I wrote this several years ago for my students as a guide and support to their writing
…. Have you got story to tell?
.…or do you just like writing?
….or is it homework?!!!
Writing is a craft which has to be practiced and experimented with. A story has to be worked on and polished as a gem cutter might polish a precious stone, or a jeweller buff up a piece of jewellery, or a wood carver rub beeswax into a carving. Some people are lucky enough to be able to just sit down and write but even they ‘dry up’ sometimes. Like many creative activities writing really is 10% (or less) inspiration and 90+% perspiration. Some people like to plan their stories, some people like to let their stories unfold almost by themselves or as the characters develop.
If you already have a story, skip the next bit!
Where do stories come from? Here are some ideas:
- a dream or day dream
- an observation of people in the street, on a bus, in a shop, on the beach, walking by a river…
- people you don’t know but see arguing, kissing, ignoring each other, looking at each other, fighting, smiling secretively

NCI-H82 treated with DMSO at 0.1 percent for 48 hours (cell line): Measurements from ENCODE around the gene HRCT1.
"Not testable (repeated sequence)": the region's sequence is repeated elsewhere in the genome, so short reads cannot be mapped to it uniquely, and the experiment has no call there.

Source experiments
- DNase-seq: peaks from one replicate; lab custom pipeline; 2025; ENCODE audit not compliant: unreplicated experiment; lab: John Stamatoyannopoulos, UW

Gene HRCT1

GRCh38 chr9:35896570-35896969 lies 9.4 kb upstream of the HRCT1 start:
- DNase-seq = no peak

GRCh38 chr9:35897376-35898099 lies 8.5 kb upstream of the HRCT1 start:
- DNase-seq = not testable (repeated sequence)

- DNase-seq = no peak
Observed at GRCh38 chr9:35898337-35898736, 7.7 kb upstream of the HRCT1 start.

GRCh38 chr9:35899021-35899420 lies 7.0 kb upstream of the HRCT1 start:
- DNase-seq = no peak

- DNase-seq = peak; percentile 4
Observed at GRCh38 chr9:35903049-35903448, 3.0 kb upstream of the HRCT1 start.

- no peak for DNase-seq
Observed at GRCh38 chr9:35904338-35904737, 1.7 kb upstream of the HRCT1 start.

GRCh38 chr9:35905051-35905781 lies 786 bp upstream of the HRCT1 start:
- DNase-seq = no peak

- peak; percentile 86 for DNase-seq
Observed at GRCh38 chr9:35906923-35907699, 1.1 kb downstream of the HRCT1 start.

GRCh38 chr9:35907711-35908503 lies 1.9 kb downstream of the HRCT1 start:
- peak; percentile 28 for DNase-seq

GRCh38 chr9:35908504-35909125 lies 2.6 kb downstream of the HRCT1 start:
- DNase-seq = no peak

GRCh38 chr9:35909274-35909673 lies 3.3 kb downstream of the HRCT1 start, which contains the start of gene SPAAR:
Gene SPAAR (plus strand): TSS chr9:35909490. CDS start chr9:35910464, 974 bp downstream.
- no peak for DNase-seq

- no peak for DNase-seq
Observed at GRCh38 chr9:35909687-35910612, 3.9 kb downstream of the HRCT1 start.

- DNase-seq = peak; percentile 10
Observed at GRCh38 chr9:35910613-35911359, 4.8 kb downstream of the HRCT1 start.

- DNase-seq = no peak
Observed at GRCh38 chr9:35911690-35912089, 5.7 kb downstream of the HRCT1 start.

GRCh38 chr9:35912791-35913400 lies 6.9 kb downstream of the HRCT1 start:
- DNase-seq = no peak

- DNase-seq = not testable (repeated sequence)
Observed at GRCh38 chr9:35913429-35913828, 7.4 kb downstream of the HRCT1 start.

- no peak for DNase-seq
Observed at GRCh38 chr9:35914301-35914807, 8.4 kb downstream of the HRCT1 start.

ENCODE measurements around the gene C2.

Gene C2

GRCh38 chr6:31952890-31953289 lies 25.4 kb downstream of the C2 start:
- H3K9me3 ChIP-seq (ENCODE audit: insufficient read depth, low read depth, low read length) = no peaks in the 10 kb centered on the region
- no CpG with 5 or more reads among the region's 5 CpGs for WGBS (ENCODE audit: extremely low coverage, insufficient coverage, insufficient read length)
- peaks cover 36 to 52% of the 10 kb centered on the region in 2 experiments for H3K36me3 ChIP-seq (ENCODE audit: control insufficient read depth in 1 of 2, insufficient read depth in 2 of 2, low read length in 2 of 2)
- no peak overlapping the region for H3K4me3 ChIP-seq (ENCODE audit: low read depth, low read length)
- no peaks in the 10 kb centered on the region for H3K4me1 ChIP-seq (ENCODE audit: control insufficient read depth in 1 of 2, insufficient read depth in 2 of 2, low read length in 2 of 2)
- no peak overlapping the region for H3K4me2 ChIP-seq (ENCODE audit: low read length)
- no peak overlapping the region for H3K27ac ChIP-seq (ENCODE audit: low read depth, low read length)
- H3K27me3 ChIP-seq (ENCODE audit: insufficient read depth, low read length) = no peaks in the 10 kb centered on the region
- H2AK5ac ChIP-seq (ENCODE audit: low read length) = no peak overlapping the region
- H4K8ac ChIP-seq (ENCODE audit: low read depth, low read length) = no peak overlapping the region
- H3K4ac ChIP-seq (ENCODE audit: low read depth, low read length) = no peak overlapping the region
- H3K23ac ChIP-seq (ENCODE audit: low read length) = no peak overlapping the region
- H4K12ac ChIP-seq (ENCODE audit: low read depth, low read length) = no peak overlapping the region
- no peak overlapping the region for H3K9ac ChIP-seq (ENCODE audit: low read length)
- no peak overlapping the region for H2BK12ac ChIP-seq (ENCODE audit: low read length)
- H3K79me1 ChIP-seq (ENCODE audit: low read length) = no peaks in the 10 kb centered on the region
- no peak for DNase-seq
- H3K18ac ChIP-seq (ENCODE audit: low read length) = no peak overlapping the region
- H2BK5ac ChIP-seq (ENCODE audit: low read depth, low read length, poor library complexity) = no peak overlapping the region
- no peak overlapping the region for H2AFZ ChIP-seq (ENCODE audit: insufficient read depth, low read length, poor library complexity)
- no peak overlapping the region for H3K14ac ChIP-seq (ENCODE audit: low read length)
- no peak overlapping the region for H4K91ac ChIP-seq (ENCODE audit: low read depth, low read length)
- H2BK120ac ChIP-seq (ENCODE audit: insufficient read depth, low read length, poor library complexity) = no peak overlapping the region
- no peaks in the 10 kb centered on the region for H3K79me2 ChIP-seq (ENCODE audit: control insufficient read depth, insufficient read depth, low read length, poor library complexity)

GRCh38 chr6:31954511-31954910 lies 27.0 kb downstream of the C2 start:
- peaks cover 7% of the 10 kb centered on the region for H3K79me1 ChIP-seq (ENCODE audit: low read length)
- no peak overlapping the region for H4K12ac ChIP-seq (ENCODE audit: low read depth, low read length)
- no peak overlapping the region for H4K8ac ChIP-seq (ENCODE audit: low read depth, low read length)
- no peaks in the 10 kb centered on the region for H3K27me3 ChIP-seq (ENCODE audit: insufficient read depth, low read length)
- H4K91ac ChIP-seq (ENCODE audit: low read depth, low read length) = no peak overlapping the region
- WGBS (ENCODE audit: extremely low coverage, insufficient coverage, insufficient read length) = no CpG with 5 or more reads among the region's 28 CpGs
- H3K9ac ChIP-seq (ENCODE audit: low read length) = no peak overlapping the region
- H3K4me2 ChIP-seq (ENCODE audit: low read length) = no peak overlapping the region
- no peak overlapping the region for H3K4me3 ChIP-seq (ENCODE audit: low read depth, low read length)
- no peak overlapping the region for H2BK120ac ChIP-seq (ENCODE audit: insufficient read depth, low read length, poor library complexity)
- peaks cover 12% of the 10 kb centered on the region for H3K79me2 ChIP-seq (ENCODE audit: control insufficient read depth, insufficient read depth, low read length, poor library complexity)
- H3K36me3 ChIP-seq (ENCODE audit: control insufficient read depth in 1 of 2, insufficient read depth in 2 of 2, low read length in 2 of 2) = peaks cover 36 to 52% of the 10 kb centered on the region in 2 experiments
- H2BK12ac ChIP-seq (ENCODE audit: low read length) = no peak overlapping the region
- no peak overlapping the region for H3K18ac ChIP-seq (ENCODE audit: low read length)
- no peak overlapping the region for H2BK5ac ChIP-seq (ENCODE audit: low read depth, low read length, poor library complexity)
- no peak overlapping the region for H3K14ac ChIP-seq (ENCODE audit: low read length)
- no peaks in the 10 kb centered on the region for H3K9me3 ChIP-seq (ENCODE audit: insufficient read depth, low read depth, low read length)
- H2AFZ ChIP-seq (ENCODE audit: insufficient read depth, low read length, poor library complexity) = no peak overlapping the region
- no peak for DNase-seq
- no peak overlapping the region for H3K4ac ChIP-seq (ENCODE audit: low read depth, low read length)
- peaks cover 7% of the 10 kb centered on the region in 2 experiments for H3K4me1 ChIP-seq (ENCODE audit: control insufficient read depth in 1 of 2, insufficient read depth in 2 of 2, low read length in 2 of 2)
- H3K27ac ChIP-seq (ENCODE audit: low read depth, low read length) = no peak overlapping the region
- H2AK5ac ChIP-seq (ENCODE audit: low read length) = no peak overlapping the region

- an incident you observed or witnessed
- a scrap of conversation you overheard
- the lyric of a song
- an experience you had
- a strange coincidence
- a traditional story, myth or legend which suggests a modern re-telling
- another story you read, saw on TV or as a film, which suggests a situation, series of events, characters which you can rework to make your own
- the ‘what happened next’ of another story
- a what if… moment
- unexplained inspiration
- a found photo… who are those people? how are they related, why are they there? what is the occasion? what are they really thinking? who is taking the photo?
- something you pretended happened to you
- something you would have liked to happen to you
- a news item
- a picture in a gallery, museum, on a wall in a waiting room, in a newspaper or magazine
- famous people, singers, actors, sports or TV personalities…
- a film or a TV programme
- a song
- a mystery or puzzle
- your own family or friends
Any of these suggestions can trigger a story, or a combination of several of these things. Once you have your story then the hard work begins!
However you write your story, whether it is meticulously planned or whether it almost writes itself, there are some things common to all story-telling. Some things are so obvious you may not have properly considered them, some are important even if you are not aware of them at first.
To be continued….